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Green Art Gallery announces a permanent record for future investigation
Mehreen Murtaza. The Ethopian Emperor arrives in Jerusalem Taken either by The American Colony Photo Department or its successor the Matson Photo Service, 2012. Hahnemhle Matte Cottom Smooth Inkjet Paper.

DUBAI.- Green Art Gallery presents A Permanent Record For Future Investigation, an exhibition curated by New York-based artist Kamrooz Aram. The show features the work of five artists – Nazgol Ansarinia, Talia Chetrit, Iman Issa, Mehreen Murtaza, and Hajra Waheed – whose practices use image-making as a means to negotiate the question of representation. For these artists, representation is understood as a depiction of a space or an object, a description of an event, the writing of history, or the rendering of a memory.

In contemporary visual culture, we are well aware of the use of technology to manipulate images, primarily by way of Photoshop and other digital imaging applications. Our eyes are increasingly trained to view media images with suspicion. Despite this, the average viewer of images still takes for granted the photograph as a truthful depiction of reality and/or history. And this, in fact, has been the case since the advent of photography. Even before digital imaging, images were manipulated through staging and “special effects,” collage, and at times through a simple recontextualization of the subject.

The artists included in this exhibition take on the history of image-making and the notion of the image as historical document. They challenge our understanding of the image as truth through an investigation of form and a conjuring of a variety of historical references. For these artists, the meaning of objects and spaces are dependent on the context in which they exist. The idea of truth or reality in an image is assumed to be subjective and malleable. The lines between documentation and fiction are blurred; narratives are not linear and archives do not follow rules of logic.

In her series, Reflections/Refractions, Nazgol Ansarinia presents two newspaper articles about the same event. These articles are cut out of their respective newspapers and collaged together, using patterns derived from Iranian mirror mosaics known as Ayene Kari or Mirrorwork. In this traditional art form, mirror tiles are cut into intricate patterns, leaving the viewer with a reflection that, although spectacular, appears as a kaleidoscopic distortion of the reality it reflects. Likewise, Ansarinia sees the intended role of the newspaper as reflecting reality within society, but as one reads two different perspectives in two different newspapers, it is clear that this reality is subject to the storyteller’s perspective. Thus, the artist’s resulting image is, though visually seductive, nonetheless unintelligible in its attempt to describe any event at all.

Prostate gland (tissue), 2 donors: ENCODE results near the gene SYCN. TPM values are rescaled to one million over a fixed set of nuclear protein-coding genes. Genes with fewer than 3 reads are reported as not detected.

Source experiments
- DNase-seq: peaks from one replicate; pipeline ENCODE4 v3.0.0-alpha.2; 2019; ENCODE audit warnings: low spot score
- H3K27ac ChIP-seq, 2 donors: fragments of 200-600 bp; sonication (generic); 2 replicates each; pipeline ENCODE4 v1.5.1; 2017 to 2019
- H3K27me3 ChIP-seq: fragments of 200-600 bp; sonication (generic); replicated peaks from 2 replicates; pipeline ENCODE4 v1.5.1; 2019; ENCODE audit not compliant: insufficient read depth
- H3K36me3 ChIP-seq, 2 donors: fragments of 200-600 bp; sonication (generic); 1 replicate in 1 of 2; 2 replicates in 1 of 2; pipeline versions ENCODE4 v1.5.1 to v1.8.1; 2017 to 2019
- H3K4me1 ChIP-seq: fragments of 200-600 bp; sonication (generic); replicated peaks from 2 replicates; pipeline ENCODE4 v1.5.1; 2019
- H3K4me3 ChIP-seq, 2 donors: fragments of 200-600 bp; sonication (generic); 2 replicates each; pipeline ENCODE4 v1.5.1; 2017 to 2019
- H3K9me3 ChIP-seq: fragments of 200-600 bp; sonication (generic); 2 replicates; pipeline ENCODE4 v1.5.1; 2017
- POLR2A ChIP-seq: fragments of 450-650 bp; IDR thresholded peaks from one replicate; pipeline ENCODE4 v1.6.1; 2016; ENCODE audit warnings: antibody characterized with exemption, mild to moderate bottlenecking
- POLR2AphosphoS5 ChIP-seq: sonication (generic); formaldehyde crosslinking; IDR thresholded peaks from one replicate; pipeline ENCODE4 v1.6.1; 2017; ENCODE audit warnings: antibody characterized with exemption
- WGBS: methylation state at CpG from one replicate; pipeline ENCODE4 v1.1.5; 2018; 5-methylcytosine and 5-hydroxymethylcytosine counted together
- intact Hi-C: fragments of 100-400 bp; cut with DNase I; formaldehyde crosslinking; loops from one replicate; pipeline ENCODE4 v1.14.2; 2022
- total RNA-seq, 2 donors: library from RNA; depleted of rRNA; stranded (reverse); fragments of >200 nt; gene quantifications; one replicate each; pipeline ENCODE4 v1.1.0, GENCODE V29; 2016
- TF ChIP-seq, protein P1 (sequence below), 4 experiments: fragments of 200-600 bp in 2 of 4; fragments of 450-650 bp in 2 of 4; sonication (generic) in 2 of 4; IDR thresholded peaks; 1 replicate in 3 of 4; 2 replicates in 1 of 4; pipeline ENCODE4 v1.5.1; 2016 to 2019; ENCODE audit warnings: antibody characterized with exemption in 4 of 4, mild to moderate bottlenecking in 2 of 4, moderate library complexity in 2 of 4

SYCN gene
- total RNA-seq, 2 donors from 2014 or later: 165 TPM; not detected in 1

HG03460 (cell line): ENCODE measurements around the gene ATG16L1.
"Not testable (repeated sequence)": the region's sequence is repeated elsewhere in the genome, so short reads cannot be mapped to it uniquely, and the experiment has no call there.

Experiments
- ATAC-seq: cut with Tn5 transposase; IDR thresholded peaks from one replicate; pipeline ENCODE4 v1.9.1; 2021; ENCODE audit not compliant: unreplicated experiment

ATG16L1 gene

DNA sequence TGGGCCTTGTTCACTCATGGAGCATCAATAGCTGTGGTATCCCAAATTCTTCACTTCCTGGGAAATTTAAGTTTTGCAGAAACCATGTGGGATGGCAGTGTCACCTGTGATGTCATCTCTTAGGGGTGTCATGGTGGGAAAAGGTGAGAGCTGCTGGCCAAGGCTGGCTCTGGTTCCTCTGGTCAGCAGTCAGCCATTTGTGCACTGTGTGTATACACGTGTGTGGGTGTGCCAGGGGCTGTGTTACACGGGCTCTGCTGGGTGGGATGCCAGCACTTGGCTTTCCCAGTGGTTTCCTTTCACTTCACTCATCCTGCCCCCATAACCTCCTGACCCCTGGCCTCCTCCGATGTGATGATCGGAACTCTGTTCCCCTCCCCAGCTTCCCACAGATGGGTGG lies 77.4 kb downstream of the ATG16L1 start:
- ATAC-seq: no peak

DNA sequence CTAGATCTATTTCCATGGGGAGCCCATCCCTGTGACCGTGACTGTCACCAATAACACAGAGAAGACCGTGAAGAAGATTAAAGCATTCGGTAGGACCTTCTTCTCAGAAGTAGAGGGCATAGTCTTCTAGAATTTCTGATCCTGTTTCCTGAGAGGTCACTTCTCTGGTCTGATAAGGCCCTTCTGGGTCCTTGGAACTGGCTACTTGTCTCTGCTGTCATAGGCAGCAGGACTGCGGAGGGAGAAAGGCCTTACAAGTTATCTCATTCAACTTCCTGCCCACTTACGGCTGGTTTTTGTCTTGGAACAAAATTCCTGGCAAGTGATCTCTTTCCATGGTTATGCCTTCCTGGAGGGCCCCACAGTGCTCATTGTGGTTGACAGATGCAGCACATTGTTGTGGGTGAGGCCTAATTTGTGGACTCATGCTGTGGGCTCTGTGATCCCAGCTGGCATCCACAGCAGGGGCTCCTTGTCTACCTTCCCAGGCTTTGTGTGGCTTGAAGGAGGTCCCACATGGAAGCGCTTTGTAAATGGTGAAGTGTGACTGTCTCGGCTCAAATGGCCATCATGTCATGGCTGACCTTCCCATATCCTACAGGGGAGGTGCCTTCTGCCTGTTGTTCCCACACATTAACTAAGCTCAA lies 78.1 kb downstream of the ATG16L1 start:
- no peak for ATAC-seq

Talia Chetrit’s photographs, primarily shot in the studio, appear to be straightforward and formal, exploring the concept of subject and process in photography. But as one moves beyond the formal, a chain of references begins to unravel, revealing an astute investigation of the function and history of photography and the role of image-making and its cultural, historical and social significance. With references to surrealism, cubism and stock-photography, the artist dismantles the hierarchies that inform our views of both the subject and the medium (photography) in which the subject is depicted. In Modular Sculpture, 2011, Chetrit simultaneously presents two different views of a mass-produced modular sculpture. Through the process of photography, this object is transformed from everyday kitsch into an elegant Modern sculpture. Shot from multiple views in a flattened space, this work highlights the limitations of the medium of photography, while at the same time demonstrating photography’s ability to represent an object in a specific and controlled manner, influencing the meaning of that object and challenging the viewer to develop new relationships to both photography and sculpture, and their deeply established histories.